if err_n > err(row)
err(row) = err_n;
end
end
if row == 1
fprintf("%6d %10d %10.2e\n", NS, Nt, err(row))
else
ratio = err(row-1) / err(row);
rate = log2(ratio);
fprintf("%6d %10d %10.2e %8.3f\n", NS, Nt, err(row), rate)
end
end

fprintf("\nConvergence with respect to Ds\n")

fprintf("\n%6s %10s %10s %8s\n\n","Ns", "Nt", "max error", "rate")

nrows = 5;
NS = 50;
Nt = 2000;
err = zeros(nrows,1);
for row = 1:nrows
NS = 2 * NS;
%[U, x, t] = iEuler(a, L, T, f, gamma0, gammaL, u0, NS, Nt);
[V, t, S] = bspdeimp(pc, K, T, r, sigma, Smax, Nt, NS);
for n = 1:Nt+1
err_n = norm( V(:,n) - blackscholes(S, K, r, sigma, T - t(n)), Inf);
if err_n > err(row)
err(row) = err_n;
end
end
if row == 1
fprintf("%6d %10d %10.2e\n", NS, Nt, err(row))
else
ratio = err(row-1) / err(row);
rate = log2(ratio);
fprintf("%6d %10d %10.2e %8.3f\n", NS, Nt, err(row), rate)
end
end
$$$$


You forgot to multiply the norm of the difference between the numerical solution and the exact one by the discretization step. In your case it is enough to divide the err_n by Nt when computing the order of time discretization, and by NS when computing the order of space discretization. I got a perfect first order accuracy for the time discretization, in the case of space discretization the order seems to approach the first one from above as the initial function is not differentiable in the space.

Here is the output of the corrected code:

    Convergence with respect to Dt

NS         Nt  max error     rate

100        400   2.59e-04
100        800   1.19e-04    1.120
100       1600   5.79e-05    1.042
100       3200   2.83e-05    1.032
100       6400   1.40e-05    1.017
100      12800   6.95e-06    1.009
100      25600   3.46e-06    1.005
100      51200   1.73e-06    1.002

Convergence with respect to Ds

Ns         Nt  max error     rate

100       2000   9.17e-04
200       2000   2.53e-04    1.858
400       2000   7.03e-05    1.848
800       2000   2.20e-05    1.678
1600       2000   8.92e-06    1.300
`
• Thanks!! It works now but I'm not sure as to why we need to divide err_n by Nt when computing the order of time discretization, and so forth by NS . We know that order of convergence $\rho = \frac{log(E_1/E_2)}{log(h_1/h_2)}$ where $E_1 = u_{h_1} - u*$ and $E_2 = u_{h_2} - u*.$ My code calculates rate = log2(ratio) which is the same as the formula. So I don't understand why we need to do the divisions that you have suggested? Also, not sure why you say multiply in the first line when you are actually dividing and how did you deduce that initial function is not differentiable in the space – Rhombus Jan 24 at 20:01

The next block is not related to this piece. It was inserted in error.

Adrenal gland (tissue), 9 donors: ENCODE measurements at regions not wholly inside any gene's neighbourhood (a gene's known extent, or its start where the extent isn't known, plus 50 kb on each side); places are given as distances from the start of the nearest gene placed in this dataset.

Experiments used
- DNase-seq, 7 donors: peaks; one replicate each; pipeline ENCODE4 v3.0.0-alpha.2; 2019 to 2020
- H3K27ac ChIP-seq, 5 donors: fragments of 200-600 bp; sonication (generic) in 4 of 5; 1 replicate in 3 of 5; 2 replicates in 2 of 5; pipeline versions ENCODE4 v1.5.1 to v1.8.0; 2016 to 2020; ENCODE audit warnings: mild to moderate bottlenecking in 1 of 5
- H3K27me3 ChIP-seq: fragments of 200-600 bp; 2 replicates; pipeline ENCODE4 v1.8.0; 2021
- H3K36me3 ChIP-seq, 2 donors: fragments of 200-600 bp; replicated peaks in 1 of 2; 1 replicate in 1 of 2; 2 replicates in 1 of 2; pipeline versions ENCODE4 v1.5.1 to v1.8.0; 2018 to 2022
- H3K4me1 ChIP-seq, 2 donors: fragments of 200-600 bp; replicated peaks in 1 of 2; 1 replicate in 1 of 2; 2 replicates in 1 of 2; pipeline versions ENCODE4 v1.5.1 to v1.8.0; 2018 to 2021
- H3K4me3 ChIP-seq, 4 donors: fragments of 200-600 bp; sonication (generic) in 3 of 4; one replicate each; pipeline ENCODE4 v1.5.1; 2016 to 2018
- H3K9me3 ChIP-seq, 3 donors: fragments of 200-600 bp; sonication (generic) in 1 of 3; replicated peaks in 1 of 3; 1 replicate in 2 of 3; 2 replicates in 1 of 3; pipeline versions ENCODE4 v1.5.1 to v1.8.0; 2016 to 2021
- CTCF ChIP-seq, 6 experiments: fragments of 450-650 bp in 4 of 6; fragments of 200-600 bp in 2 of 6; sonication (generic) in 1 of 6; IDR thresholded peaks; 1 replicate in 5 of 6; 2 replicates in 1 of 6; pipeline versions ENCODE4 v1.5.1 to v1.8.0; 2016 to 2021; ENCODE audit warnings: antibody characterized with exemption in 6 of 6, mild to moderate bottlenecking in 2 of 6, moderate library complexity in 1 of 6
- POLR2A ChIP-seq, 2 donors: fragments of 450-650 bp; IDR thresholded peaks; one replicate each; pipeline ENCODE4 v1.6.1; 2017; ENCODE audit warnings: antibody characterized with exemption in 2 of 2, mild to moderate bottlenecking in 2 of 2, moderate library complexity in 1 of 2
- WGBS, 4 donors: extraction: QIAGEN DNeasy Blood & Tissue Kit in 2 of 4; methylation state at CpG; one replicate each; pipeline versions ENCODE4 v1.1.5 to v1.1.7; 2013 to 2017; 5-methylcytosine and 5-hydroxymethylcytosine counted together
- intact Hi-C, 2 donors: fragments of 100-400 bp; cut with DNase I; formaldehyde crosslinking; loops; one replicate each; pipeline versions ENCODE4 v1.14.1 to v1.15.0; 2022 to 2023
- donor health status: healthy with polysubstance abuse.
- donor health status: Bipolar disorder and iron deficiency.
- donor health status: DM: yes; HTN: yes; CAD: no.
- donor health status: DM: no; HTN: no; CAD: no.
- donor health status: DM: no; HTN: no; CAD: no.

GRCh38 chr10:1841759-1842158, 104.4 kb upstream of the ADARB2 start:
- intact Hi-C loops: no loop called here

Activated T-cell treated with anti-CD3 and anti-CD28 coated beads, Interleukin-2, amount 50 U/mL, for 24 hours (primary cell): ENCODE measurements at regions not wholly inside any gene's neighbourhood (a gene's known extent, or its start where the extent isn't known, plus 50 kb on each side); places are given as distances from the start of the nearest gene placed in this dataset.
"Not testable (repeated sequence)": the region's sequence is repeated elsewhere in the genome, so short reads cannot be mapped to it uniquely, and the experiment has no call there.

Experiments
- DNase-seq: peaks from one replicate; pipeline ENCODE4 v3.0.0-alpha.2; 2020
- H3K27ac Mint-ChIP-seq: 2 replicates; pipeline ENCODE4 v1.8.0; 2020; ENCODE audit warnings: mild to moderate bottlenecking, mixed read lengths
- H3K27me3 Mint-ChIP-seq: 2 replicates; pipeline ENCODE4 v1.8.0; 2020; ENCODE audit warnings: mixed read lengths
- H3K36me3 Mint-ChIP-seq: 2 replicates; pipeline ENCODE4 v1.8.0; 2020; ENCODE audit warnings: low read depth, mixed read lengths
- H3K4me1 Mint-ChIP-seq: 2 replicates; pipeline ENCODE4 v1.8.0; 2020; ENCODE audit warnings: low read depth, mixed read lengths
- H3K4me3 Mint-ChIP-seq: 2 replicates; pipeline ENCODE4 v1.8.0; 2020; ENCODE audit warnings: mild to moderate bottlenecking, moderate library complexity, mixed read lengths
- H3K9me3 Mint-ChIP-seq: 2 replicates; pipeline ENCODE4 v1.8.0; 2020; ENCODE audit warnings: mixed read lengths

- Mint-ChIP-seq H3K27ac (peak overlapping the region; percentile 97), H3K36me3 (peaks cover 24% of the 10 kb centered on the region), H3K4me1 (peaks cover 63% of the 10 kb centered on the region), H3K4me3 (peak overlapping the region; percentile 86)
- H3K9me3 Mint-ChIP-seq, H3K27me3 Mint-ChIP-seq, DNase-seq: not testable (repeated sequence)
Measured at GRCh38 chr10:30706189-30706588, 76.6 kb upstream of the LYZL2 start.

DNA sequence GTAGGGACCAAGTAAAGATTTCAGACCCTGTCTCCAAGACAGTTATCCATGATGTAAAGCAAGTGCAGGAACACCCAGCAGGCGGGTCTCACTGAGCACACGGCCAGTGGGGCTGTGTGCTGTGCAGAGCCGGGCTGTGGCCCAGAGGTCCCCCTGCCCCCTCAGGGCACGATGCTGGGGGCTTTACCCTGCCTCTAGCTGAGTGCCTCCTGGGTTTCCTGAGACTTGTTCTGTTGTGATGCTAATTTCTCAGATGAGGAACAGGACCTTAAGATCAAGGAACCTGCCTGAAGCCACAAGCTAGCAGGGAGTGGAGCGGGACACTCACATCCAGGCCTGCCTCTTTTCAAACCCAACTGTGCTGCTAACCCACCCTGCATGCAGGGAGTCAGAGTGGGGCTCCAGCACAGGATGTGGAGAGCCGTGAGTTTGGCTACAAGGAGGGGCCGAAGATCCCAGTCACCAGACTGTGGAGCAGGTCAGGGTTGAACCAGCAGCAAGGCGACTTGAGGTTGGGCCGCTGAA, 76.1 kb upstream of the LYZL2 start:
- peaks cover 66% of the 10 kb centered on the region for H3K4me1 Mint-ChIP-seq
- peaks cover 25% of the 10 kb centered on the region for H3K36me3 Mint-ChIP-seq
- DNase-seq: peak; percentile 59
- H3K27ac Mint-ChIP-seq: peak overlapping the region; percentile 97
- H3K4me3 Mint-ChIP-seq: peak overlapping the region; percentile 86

• I am answering on a phone. Have a look to definitions of errors, your one is wrong. You have to e.g. multiply the difference with e.g. DeltaS that is same as divided by NS. Because DeltaS=Smax/NS, it is the same. The initial condition is not differentiable, because it contains the function max that is not differentiable in zero. – Peter Frolkovič Jan 25 at 6:16
• Thanks!!! Could you please refer me to some relevant literature where the definition of error is given. I'm having a hard time finding out relevant resources. Also, in my code I'm using infinity norm to compute error , what will happen if I use L2 norm and do I have to make any changes? – Rhombus Jan 25 at 9:53
• A simple explanation for a "correct way" to compute the error is that you should do a fair comparison for different discretizations steps (i.e. different NS and Nt). Then an "averaged error", e.g. the sum of absolute differences in each grid node divided by the number of nodes, can do the job. More theoretically based approach is that you should place (extend) all numerical solutions to one functional space, e.g. using piecewise linear functions by interpolating values in nodes, and compare errors with a norm of that space (e.g. an integral norm) using enough precise numerical quadrature. – Peter Frolkovič Jan 26 at 15:29
• A good reference to be found also on the web is the book of Randy LeVeque on "Finite Difference Methods for Ordinary and Partial Differential Equations", where there is a Chapter (Appendix) on Measuring errors. – Peter Frolkovič Jan 26 at 15:39